Moorish Mosques of Spain

Present on the Iberian Peninsula from 711 to 1492, the Moors, who came from North Africa, left their mark on their passage through culture and architecture. Witness of this period are the mosques, who are rare survivors that were spared because they were converted into churches.

Piqsels

Mosque–Cathedral of Córdoba

The Mezquita-Catedral de Córdoba was founded in 786, at the time, the second-largest mosque behind the mosque of Mecca. In 1238, after the Christian reconquest of the city, the building was consecrated as a cathedral. Today, the building is one of the most important monuments of Cordoba. It is one of the 12 treasures of Spain and a UNESCO world heritage site.

Mosque–Cathedral of Córdoba
Wikimedia Commons/Emiliano García-Page Sánchez

Mosque of las Tornerias

This former mosque had an unusual square plan, the function of which changed drastically over the course of history, and now it houses the "Foundation Center for the Promotion of Crafts" that hosts temporary exhibitions. The original function of the monument remained unclear until in 1905, an archive search found out that it was a mosque dating back to 11th or 12th century. Over the course of time, it was converted to an inn, a guild headquarters, and even a local domicile. The Islamic architectural elements, such as the mihrab and the pulpit, were removed, which made it hard for the experts to conclude whether it was a Moorish synagogue or a mosque.

Mosque of las Tornerias
Wikimedia Commons/Berthold Werner

Madrasah of Granada

Founded by the Sultan of Granada himself in the 14th century, the Madrasa de Granada is located in the heart of Granada's old town. During the Reconquista, the building was converted into the City Hall, but the educational function made a comeback in the recent history of the 20th century when it became part of the University of Granada. The only part of the madrasa that remains is the prayer hall, the walls of which are covered with carved polychrome plaster.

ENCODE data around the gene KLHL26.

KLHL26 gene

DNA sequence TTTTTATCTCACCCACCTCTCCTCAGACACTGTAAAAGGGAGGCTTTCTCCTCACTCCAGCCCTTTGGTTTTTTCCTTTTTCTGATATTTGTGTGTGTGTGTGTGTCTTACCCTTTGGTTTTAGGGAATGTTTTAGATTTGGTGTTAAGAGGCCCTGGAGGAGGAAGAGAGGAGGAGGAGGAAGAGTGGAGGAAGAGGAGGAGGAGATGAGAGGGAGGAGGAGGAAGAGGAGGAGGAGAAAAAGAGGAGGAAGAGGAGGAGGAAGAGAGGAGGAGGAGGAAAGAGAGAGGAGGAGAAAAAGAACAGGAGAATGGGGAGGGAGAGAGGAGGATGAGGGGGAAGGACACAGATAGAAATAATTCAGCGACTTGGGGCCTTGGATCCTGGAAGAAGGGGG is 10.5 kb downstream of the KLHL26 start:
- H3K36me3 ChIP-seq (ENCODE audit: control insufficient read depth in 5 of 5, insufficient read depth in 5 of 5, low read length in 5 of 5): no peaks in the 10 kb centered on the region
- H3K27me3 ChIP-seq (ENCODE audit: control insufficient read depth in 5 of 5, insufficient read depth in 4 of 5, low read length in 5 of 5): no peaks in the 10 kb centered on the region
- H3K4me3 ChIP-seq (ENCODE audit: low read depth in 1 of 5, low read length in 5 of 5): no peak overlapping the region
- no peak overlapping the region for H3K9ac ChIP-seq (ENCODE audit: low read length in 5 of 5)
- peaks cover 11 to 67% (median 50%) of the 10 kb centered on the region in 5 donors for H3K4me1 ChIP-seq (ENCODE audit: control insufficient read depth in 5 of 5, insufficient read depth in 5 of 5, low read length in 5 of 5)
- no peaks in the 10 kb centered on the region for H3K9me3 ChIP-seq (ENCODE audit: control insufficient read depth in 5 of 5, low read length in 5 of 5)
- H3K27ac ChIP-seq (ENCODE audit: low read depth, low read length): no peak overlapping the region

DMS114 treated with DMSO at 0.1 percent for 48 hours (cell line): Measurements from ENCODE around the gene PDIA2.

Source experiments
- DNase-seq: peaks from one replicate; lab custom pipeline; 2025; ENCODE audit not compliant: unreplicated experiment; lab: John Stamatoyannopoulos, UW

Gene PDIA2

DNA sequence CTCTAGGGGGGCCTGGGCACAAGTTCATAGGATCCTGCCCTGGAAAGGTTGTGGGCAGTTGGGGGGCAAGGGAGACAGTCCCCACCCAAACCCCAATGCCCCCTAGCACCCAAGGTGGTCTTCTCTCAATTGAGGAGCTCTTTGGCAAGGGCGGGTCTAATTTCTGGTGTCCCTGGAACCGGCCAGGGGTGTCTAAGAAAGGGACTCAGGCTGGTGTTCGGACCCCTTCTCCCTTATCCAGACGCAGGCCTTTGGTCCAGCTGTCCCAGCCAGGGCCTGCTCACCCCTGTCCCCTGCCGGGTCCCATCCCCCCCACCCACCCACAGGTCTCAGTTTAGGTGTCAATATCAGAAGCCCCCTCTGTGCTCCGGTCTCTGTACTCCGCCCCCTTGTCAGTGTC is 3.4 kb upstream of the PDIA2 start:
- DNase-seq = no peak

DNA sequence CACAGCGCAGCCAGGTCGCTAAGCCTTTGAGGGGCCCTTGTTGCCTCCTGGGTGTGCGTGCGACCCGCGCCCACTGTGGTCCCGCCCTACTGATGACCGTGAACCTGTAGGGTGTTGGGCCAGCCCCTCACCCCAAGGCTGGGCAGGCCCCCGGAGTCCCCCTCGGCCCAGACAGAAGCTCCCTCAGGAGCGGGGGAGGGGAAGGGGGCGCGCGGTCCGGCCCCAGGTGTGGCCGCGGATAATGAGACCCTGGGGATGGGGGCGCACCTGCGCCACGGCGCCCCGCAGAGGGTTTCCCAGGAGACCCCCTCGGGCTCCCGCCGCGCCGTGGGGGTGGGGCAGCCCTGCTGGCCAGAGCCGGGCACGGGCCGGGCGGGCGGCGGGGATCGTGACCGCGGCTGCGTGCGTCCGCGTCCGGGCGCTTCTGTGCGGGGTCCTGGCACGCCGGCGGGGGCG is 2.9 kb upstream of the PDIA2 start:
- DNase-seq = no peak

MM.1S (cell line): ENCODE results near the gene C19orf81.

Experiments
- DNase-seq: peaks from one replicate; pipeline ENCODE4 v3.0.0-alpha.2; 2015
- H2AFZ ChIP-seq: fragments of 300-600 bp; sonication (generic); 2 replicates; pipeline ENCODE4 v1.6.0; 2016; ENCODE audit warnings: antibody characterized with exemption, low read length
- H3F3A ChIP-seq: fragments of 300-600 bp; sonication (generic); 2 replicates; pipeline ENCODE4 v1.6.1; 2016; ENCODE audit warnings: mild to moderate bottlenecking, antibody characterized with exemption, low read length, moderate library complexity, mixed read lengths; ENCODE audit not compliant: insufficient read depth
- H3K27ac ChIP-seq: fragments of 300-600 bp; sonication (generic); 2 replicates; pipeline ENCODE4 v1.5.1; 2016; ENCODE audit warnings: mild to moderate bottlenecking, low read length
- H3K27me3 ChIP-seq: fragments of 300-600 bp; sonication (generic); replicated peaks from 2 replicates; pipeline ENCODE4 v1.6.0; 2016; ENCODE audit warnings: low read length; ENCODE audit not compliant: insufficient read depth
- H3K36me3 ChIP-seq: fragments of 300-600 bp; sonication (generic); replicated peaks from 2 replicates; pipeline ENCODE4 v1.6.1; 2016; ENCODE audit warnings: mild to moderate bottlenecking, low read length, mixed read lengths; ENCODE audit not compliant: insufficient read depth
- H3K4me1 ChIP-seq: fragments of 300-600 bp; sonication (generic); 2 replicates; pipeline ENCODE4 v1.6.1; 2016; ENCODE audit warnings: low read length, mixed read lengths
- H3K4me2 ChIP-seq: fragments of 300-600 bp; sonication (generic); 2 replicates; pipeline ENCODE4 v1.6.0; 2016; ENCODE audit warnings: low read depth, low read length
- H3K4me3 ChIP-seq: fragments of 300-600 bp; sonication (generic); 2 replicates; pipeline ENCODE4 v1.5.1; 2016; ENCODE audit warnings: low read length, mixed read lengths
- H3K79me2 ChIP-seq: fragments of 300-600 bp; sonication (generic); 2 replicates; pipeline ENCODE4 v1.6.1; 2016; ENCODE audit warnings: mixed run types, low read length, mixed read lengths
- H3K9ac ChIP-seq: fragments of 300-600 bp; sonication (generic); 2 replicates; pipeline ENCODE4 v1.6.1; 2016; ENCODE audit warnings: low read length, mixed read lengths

Madrasah of Granada
Wikimedia Commons/José Luis Filpo Cabana

Mosque-Church of El Salvador

The church of El Salvador occupies the building of a previous mosque, probably dating from the 11th century. The mosque itself was built on the remains of a sacred Visigothic building. The conversion to Christian worship in 1159 brought about various modifications, including the construction of the Gothic chapel of St Catherine at the end of the 15th century. A brick bell tower was then added to the minaret, inlaid with friezes, which were transformed into a bell tower.

Mosque-Church of El Salvador
Wikimedia Commons/Rufus46

Mudejar Minaret

The Mudejar minaret of Árchez is the bell tower of the church of Nuestra Señora de la Encarnación. It is the former minaret of the 14th century Almohad mosque, of which only the tower, built in red brick and with a square structure, has been preserved. It is considered one of the best examples of Almohad architecture that has been preserved.

Mudejar Minaret
Flickr/Juanedc

Giralda

Giralda is the name given to the bell tower of the Cathedral of Santa María de la Sede in the city of Seville. The lower two-thirds of the bell tower corresponds to the minaret of the city's old mosque, dating from the late twelfth century to the Almohad period (1121-1269), while the upper third is a construction superimposed on the Christian period to house the bells. In 1987, the bell tower was added to the World Heritage List along with the cathedral.

Giralda
Wikimedia Commons/Richard Mortel

Mosque-Church of Cristo de la Luz

The Church of Cristo de la Luz, formerly the Bab al-Mardum Mosque, was one of the ten mosques that the city once had, and is the best-preserved. Founded in 999, various elements, mainly an apse, were added to it in the 12th century, after the Christian conquest of the city, making it one of the oldest known examples of Mudéjar art.

Mosque-Church of Cristo de la Luz